Malu, Upper Sepik River, PNG. Early 20th Century.

This strong female figure is from Malu village, of the Manambu culture, in the Upper Sepik River. The figure wascarved to replace an ancient figure that left the village in the early 20th Century at the time the old village was situated among the swamps, south of the Sepik River. After the war, the village moved across the Sepik to its northern bank, and closer to small town of Ambunti.

Large figures are quite rare in these cultures; apart from large architectural carvings such as Haus Tambaran posts, their figurative work is more often found in food hooks and flute stoppers. The female figures tend to be rendered in an almost masculine fashion, with strong stance, knees slightly bent, arms apart, as if ready for movement. The head and face tend to be strong and bulky, almost aggressive. This is, in fact, a rendition of its protective power. The figures and food hooks are often covered in zig-zag motifs, one of the distinct features of Manambu design.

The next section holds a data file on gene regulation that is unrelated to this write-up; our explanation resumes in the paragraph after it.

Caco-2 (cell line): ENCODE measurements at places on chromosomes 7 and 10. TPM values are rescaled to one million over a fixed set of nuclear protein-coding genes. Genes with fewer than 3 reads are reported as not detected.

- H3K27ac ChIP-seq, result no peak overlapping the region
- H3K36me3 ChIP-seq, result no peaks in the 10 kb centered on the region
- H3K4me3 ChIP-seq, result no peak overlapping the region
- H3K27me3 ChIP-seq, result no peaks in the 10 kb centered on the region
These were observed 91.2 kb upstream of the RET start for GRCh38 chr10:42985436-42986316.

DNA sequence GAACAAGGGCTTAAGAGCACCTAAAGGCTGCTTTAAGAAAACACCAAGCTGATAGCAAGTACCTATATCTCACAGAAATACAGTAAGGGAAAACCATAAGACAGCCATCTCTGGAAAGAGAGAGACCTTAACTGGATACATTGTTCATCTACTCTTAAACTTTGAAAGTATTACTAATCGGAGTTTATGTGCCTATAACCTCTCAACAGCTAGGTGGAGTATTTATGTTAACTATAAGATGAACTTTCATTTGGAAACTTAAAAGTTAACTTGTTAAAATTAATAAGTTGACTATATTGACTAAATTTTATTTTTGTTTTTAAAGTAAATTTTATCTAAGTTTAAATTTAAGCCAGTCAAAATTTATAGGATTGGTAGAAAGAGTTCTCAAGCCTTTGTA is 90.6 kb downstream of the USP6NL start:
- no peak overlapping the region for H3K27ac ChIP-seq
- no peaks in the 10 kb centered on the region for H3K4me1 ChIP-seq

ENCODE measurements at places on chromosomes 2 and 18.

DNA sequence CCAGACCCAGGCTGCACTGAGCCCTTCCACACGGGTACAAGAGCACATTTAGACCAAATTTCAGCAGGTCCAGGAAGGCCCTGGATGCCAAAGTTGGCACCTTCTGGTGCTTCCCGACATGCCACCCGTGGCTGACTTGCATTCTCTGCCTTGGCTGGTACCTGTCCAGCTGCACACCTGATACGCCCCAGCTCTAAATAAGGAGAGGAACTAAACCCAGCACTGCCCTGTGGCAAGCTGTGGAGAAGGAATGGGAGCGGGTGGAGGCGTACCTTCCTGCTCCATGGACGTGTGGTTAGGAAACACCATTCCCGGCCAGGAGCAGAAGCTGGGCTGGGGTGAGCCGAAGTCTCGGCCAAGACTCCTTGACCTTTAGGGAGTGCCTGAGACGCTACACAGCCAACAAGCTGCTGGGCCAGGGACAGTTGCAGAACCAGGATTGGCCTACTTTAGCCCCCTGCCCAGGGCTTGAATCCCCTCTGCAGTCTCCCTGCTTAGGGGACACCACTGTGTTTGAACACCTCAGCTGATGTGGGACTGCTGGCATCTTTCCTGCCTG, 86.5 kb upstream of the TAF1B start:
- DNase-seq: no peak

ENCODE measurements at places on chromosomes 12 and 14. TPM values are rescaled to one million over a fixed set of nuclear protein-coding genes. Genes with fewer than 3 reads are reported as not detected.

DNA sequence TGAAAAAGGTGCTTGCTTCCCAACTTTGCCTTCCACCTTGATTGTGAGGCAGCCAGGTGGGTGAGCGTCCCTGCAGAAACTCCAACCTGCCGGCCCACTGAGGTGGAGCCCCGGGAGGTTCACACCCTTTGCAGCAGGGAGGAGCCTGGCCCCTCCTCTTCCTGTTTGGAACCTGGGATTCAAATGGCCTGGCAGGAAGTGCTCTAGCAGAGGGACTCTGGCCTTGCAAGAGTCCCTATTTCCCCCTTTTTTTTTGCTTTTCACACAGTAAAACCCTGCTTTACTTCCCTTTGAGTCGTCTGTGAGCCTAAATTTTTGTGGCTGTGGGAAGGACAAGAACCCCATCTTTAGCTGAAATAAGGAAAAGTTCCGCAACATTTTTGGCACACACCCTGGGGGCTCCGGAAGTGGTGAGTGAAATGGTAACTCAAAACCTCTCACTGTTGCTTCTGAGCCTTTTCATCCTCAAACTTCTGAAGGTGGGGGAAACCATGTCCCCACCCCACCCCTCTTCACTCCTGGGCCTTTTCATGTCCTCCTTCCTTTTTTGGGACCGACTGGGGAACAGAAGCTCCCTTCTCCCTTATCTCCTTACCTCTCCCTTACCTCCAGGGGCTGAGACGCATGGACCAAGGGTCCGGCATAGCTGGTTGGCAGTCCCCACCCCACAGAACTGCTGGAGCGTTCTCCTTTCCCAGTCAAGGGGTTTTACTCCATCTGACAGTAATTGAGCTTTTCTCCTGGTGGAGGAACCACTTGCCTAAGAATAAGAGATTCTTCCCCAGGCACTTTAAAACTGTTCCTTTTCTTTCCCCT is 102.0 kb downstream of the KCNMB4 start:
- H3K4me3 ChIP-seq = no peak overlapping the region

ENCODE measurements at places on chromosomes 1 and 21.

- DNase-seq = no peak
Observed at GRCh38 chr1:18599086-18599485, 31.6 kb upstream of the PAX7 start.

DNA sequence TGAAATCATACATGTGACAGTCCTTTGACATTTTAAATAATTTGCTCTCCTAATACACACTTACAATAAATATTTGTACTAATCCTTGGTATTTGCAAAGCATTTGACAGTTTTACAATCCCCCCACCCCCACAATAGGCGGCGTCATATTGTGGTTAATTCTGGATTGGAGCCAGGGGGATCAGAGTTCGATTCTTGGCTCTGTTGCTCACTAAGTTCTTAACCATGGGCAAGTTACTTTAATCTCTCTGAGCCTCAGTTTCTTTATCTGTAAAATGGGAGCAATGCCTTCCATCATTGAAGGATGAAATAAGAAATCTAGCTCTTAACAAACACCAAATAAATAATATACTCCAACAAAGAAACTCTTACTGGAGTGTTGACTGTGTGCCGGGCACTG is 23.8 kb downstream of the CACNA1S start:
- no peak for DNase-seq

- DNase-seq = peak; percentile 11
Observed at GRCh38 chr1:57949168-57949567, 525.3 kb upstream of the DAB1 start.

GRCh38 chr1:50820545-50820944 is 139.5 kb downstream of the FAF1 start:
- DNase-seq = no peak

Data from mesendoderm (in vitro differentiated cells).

Collected by Barry Hoare in the 1960s, and taken to Australia when he departed Papua New Guinea in 1973. Ex-Radomir Joura collection, Sydney.


101 x 28 x 15

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